The automotive system will have been a killing instrument if not for the braking system designed to it. Braking systems have been to existence ever since the first design of the automobiles. The system inhibits motion by absorbing energy from a moving system.
Over the years, the advancement of technology has brought different designs and types and braking systems to vehicles. The fact is, they are inevitable on vehicles. Well, brake system components vary depending upon the model and types, but the fact is they serve the same purpose and have the same working principle. A braking system can be designed on any mechanical device where motion occurs, not just on automobiles. The system must meet some requirements which will be explained in this article. Some working performance must be meet especially on high-performance vehicles because they are now designed to go very fast. A huge amount of energy or stopping power is required to reduce the speed as well as stopping the vehicles.
Today you’ll get to know the definition, functions, components, diagram, applications, characteristics, types, working principles of the brake system in the automotive device.
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- 1 What is a brake system?
- 2 Functions of the automotive braking system
- 3 Components of the braking system
- 4 Characteristics
- 5 Types of braking system
- 6 Working principle
What is a brake system?
A brake is a mechanical device designed to restrain motion by absorbing energy from a moving system usually by the means of friction. It is used to slow or stop a moving vehicle, wheels, axle, etc. The braking system is a complication device with a lot of parts, but its working seems very easy. After all, pressing a single pedal will activate all brakes on the four wheels. The slowing down is achieved by hydraulic fluid, which is often bleed to get the best performance of the breaking. Air is not allowed in the system else the component won’t work well.
Most brakes are designed to use friction between two surfaces, they’re pressed to convert the kinetic energy of the moving object into heat. Though several methods of energy conversion are now employed. In an automobile, friction brakes store braking heat in the drum brake or disc brake which then gradually converts into the air.
On modern vehicles, the brake pedal is pushed against the master cylinder. There is a piston that pushes the brake pad against the brake disc, which slows the wheel down. On the brake drum, the cylinder pushes the brake shoes against the drum to slow down the wheel.
Functions of the automotive braking system
Below are the functions braking system used in the automotive engine:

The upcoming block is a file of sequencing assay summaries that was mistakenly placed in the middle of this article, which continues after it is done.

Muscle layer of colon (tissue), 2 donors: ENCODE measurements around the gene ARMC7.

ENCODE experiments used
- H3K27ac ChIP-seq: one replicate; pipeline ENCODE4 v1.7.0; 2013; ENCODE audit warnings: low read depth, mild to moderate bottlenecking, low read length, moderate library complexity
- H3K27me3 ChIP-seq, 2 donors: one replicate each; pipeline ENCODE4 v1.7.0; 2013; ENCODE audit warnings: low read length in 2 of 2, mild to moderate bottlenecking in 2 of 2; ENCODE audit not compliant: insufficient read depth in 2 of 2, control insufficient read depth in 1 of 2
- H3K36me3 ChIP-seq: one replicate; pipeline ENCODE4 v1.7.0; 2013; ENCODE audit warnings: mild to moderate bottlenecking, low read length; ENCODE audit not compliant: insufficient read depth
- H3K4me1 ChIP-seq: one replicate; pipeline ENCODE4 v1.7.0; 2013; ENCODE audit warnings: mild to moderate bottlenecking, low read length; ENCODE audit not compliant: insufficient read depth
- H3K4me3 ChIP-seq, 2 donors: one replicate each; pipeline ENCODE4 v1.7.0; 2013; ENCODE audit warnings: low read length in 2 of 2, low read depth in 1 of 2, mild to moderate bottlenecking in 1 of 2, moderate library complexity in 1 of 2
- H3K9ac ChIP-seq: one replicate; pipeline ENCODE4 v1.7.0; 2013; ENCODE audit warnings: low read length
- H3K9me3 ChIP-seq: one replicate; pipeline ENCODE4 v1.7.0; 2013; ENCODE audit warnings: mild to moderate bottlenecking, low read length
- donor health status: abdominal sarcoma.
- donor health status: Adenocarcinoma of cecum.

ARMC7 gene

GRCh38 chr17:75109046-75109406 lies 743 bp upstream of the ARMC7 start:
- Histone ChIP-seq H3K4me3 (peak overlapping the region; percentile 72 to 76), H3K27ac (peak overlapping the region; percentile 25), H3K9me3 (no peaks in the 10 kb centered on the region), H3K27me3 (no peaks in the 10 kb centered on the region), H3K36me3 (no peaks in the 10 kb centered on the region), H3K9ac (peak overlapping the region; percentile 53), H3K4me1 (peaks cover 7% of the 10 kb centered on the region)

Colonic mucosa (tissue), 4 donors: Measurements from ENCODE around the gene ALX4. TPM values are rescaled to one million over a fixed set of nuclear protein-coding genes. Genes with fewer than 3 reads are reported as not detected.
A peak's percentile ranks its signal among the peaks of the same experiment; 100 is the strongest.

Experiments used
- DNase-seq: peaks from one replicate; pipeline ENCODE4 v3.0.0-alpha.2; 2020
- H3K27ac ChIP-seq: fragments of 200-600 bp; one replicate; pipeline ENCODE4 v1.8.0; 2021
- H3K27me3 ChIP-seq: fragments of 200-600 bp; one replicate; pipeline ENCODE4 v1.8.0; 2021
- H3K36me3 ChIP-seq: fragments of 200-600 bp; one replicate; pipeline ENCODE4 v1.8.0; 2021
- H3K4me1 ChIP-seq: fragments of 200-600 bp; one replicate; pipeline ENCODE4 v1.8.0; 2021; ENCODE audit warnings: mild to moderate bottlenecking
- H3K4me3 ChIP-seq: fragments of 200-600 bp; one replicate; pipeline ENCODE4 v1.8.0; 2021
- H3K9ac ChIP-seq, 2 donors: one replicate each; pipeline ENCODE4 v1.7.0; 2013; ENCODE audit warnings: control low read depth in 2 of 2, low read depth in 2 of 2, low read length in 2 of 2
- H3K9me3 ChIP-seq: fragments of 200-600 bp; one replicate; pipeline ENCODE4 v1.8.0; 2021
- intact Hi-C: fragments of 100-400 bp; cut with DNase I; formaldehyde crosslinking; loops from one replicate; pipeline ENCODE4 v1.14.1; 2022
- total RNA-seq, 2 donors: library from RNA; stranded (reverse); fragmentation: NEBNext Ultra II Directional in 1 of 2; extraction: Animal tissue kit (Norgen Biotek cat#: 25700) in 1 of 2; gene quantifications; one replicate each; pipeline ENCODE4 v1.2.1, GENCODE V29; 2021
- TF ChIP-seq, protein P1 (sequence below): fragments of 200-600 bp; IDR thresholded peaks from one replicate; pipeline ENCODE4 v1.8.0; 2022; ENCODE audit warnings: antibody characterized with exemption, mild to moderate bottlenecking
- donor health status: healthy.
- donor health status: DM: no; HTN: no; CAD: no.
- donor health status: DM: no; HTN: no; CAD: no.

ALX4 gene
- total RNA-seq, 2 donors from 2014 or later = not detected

- A brake system helps to stop vehicles within the smallest possible distance. This is achieved by converting the kinetic energy of the vehicle into heat energy.
- It also functions on a mechanical device where motion occurs, the brake is applied to stop it within a short period of time.
Components of the braking system
Below are the components used in the automotive braking system:
Brake pedal: the component of a brake system is used to activate the brake by pressing it down by foot. It’s located in the middle of the accelerator and clutch pedal inside the vehicle.
Fluid reservoir: The fluid reservoir is the housing where the brake fluid or brake oil is store.
Fluid lines: The fluid lines are the pipes through which the brake fluid flows in the vehicle.
Brake pads: The brake pad is a steel backing plate employed on disc brakes. It’s often made of ceramic, metal, or other hard-wearing composite materials.
Brake shoes: Brake shoes are two pieces of sheet steel joined together so it can carry the brake lining.
Brake drum: The brake drum is a rotating drum-shaped component used in the drum brake system.
Rotor: The rotor is a cast-iron brake disc connected to a wheel or axle, sometimes made of reinforced carbon-carbon, ceramic matric, or some other composite.
Brake lining: A brake lining is a heat-resistant, soft but also tough material with high friction characteristics. It’s enclosed inside the brake shoe.
Diagram of an automobile braking system:
Piston: The piston is a moving component contained by the cylinder.
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Caliper: The caliper carries the brake pads and pistons.
Floating caliper or sliding caliper: the part moves relatively with the rotor as it uses a piston on a single side of the disc to push the inner brake pad into the braking surface. It then pulls the caliper body in to apply pressure on the opposite side of the disc.
Fixed calipers: the fixed caliper does not move in relative to the rotor, which works sensitive to imperfections. It uses one or more single pairs of opposing pistons to clamp from each side of the rotor.
Master cylinder: the master cylinder converts the non-hydraulic pressure from the driver’s foot into hydraulic pressure. it then controls the slave cylinders at the opposite end of the hydraulic system.
Vacuum booster: this braking system component is used to improve the master cylinder and increase pressure to which the driver foot supply through the use of a vacuum in the engine intake. This is effective while the vehicle’s engine is running.